Pizza on the Park - London, UK By Harold Sanditen
Any performer runs a major risk when he provides previous press quotes to a reviewer, or for that matter, any audience member. He has a lot to live up to in those quotes, and Craig Pomranz has quotes which even God Himself would envy.
I had never seen Craig perform, but I’d read the quotes and a previous Cabaret Scenes review, so I was worried he wouldn’t step up to the plate...Craig can belt, croon, crack jokes — and he does so in his own style, which makes him all the more appealing.
Craig’s voice is beautiful. His high notes are clear and warm and very listenable, and he hits them with complete ease. For my money, though, I think he should concentrate on using his lower range more. It’s sultry and sexy and can pierce you with its soulful, mature depth. It also makes a nice counterpoint to his more youthful upper range. He started off his first set on a slightly rocky road. He’d been having voice trouble and had almost lost his voice, but nerves and adrenalin kicked in, and, by Jove, he got it back! And how!
His first set told of his love for London (for the most part anyway), a city in which he’s spent a lot of time and of which has many fond memories. I loved the fact that he started with “April in Paris.” After all, you know that old joke about Americans in Europe: in this case, if it’s Friday, it must be France. His interpretation of the song was terrific, and my first glimpse of his voice. After some exchanges of witty words with his pianist, Stephen Bocchino, he quickly moved into “A Foggy Day (in London Town),” thus arriving in England by Eurostar.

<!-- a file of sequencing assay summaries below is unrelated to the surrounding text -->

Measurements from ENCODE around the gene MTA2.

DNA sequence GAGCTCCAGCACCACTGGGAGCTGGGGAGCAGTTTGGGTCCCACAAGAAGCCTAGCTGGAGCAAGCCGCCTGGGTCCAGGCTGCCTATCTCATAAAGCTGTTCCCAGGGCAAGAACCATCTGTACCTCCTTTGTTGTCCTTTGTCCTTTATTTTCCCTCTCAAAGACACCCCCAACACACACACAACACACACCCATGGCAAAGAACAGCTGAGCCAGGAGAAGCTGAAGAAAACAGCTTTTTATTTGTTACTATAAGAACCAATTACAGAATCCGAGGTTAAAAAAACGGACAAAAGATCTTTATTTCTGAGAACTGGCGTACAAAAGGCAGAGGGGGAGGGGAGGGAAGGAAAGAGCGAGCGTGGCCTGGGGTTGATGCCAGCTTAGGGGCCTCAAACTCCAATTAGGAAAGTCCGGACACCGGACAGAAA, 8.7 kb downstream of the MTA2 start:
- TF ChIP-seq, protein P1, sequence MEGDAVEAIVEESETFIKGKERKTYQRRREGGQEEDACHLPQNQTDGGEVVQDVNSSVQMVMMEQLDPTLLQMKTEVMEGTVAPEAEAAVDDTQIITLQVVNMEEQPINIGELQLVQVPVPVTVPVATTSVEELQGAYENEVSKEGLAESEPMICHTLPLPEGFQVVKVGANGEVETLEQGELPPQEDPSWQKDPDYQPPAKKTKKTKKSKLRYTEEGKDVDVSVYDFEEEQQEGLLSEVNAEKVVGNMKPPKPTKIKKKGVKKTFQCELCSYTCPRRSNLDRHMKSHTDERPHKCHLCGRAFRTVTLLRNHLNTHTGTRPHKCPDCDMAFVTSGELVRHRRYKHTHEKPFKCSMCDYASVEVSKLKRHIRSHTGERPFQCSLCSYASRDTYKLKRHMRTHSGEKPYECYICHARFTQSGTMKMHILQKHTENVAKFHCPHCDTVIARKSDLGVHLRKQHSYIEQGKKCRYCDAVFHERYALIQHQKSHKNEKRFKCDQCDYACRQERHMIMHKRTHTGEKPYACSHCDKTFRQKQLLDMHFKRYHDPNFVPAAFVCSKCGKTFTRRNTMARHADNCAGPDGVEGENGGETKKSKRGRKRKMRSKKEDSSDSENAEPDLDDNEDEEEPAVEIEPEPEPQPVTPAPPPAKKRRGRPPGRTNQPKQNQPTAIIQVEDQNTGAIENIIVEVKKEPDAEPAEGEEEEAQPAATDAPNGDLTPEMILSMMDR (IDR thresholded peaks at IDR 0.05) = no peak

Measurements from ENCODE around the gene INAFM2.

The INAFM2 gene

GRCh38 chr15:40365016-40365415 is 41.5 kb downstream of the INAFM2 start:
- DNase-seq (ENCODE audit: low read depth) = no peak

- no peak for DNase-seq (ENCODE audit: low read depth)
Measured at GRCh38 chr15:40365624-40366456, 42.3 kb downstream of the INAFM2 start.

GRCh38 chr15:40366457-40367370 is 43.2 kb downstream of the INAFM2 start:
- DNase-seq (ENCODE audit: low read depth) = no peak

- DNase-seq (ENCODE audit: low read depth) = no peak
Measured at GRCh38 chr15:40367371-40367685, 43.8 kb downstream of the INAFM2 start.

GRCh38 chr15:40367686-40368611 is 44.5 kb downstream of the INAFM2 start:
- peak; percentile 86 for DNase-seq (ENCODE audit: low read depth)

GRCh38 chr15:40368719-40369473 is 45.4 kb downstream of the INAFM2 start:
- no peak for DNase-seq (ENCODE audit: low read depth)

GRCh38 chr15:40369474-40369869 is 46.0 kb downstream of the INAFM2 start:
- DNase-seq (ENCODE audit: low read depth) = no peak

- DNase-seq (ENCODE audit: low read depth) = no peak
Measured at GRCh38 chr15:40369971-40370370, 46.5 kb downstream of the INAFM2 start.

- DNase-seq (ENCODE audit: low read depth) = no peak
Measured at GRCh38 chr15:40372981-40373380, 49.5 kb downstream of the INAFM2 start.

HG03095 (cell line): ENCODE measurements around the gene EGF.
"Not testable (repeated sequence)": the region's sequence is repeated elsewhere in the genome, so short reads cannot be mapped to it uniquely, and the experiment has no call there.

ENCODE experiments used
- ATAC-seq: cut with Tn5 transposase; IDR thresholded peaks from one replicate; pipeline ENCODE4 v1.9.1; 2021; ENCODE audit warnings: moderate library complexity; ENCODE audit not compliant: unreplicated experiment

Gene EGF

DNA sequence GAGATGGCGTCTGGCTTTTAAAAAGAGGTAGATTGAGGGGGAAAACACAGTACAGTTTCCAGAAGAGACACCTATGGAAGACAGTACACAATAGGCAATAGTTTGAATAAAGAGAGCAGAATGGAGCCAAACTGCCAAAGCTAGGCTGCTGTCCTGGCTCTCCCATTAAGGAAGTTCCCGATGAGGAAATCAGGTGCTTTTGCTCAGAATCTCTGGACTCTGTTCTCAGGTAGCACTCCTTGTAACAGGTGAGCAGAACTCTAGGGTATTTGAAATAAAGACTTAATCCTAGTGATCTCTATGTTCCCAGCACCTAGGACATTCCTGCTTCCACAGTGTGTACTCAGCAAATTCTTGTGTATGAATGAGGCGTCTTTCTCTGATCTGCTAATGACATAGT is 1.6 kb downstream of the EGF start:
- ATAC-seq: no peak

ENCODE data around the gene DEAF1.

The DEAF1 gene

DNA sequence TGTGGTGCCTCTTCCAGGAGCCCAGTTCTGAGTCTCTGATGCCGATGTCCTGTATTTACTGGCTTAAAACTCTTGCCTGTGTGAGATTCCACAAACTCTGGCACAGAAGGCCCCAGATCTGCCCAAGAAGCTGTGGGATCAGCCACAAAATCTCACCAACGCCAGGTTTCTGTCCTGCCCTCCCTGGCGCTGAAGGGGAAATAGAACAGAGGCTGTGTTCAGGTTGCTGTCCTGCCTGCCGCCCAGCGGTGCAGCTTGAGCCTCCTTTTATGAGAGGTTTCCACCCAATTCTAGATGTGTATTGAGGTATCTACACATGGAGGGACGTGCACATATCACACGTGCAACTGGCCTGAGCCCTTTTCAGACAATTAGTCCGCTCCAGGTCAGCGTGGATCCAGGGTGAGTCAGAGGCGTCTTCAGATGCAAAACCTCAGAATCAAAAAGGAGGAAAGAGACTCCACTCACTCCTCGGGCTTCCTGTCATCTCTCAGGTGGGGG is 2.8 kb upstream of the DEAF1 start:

His songs were fun and witty and melancholic, and generally, really, really lovely. Two songs in particular stood out, both beautiful ballads. My favorite of the whole evening was a spine-tingling, chilling, mesmerizing interpretation of Billie Holiday and Arthur Herzog Jr.’s “Don’t Explain.” It was simply amazing. I also fell in love with his version of Edward Heyman and Victor Young’s “When I Fall in Love,” which showed off his falsetto and upper range perfectly.
His second set consisted of songs from his new CD, More Than a Seasonal Thing. I must admit I preferred his first set, but there were another two songs that stood out – Marty Clark and Bob Haymes’s “They Say It’s Spring,” which Craig did in a perky jazz version, and a captivating medley of George Gershwin and DuBose Heyward’s “Summertime” and Jerome Moross and John Latouche’s “Lazy Afternoon.”
(This bit’s just for Craig: As an expat living here for 23 years now, I’ve had to learn an entirely new language and am now fully bilingual in “American” and English. It’s “hair pin,” not “bobby pin.” Not that I have the opportunity to use that word all that often….)
Craig’s Musical Director/pianist, Stephen Bocchino, provided a terrific dry counterpoint to Craig’s exuberance, and did some nice harmonies with Craig. He also really knows how to tickle those ivories!
Craig’s a real pro. He can sing with the best of them and can hold an audience’s attention with his wit and charm, even in the quiet moments. I will look forward seeing and hearing more of Craig.